Though Pettis wouldn't talk much about the allegations as they arose, shortly before his UFC 181 fight, he now says that the claims by Barry, Namajunas and others, like former Roufussport grappling coach Red Schaefer, didn't shake his belief in his coach or team at all, or distract him. "Not at all," he says.

"I know the truth and no one can change my opinion of Duke. I don't care if it were his mom saying bad things about him, my opinion of people is based on my relationships with them and my experiences with them. Duke is a genuine guy, those guys had a falling out with him, and it's unfortunate that they now have negative things to say about him, but it didn't disturb me at all."

Of course, Barry, Namajunas and others didn't just criticize Roufus, but also claimed that the gym on the whole had a dangerous culture, with certain people being picked on for beatings, others being favorite while some were ignored when they lost or needed help.

When pressed, Pettis acknowledges that these claims bothered him. "They attacked the culture of the gym, which is really what pissed me off," he said.

"They said that certain people are favorite, and others are picked on. I don't know, man, we've got some of the best people in the world at our gym, from Sergio Pettis to Chico Camus, and many others. We've got a mat full of happy guys."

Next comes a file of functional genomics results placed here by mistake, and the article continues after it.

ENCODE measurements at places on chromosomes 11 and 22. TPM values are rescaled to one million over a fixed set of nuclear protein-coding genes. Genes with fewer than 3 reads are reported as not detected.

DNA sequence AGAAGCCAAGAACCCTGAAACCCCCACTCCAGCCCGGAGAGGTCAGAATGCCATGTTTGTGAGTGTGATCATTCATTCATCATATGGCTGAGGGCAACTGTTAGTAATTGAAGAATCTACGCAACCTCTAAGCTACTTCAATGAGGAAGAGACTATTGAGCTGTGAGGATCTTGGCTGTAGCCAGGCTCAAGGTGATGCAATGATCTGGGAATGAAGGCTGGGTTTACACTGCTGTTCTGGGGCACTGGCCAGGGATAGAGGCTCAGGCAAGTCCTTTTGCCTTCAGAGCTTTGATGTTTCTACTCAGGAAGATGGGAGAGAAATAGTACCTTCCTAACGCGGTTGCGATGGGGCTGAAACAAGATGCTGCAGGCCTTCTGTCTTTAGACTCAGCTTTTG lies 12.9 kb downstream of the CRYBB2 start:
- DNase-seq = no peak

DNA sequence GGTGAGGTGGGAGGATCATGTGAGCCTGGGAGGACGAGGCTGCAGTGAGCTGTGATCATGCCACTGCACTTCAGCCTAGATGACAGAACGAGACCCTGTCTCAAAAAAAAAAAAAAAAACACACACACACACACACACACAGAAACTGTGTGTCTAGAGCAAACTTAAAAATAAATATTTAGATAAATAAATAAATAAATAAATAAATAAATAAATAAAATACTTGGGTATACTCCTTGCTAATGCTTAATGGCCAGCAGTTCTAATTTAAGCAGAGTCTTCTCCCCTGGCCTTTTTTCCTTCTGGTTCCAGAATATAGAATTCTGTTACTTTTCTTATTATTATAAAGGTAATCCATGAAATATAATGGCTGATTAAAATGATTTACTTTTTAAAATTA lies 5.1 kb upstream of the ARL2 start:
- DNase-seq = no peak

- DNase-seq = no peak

One of the happiest parts of the past year for Anthony was the ability to be in camp at the same time as his younger brother, bantamweight Sergio. One might think that fighting on the same card, as they did at UFC 181, would be stressful and distracting.

Once more, the elder Pettis only saw the positives from a potentially nerve-wrecking situation. "It was fun, man," he said.

"It was the best part about my training camp. To share camp together makes it a little easier to go through the process. We got ready together, we dieted together, we trained together. Plus, he's my lil' bro and I like to stay close to him."

Both brothers got wins last week, and Anthony says that Sergio is already back in the gym, training. "He's hungry, man," he gushes.

"I think we have the potential to become the best brothers in MMA, and establish that Pettis name."

If both Pettis brothers keep winning, it will be hard to deny them that title. After a long layoff, the champ does indeed want to get back in the cage as soon as possible.

He injured his hand fighting Melendez, and though he received a precautionary medical suspension for six months, Pettis hopes to see a doctor soon, have it X-rayed and get the news that he says he already feels he knows: that his hand will be fine.

"I've broken my hand before, and I know what a broken hand feels like. My hand isn't broken," he promises.

"I'm looking to get back in there ASAP. It is still very early to talk about that, but I want to fight as soon as I can, again. It's been a busy year for me but I can't build my legacy without fighting more. I'm 27 and I feel as though I'm just entering my prime. I lost a whole year of my career, already."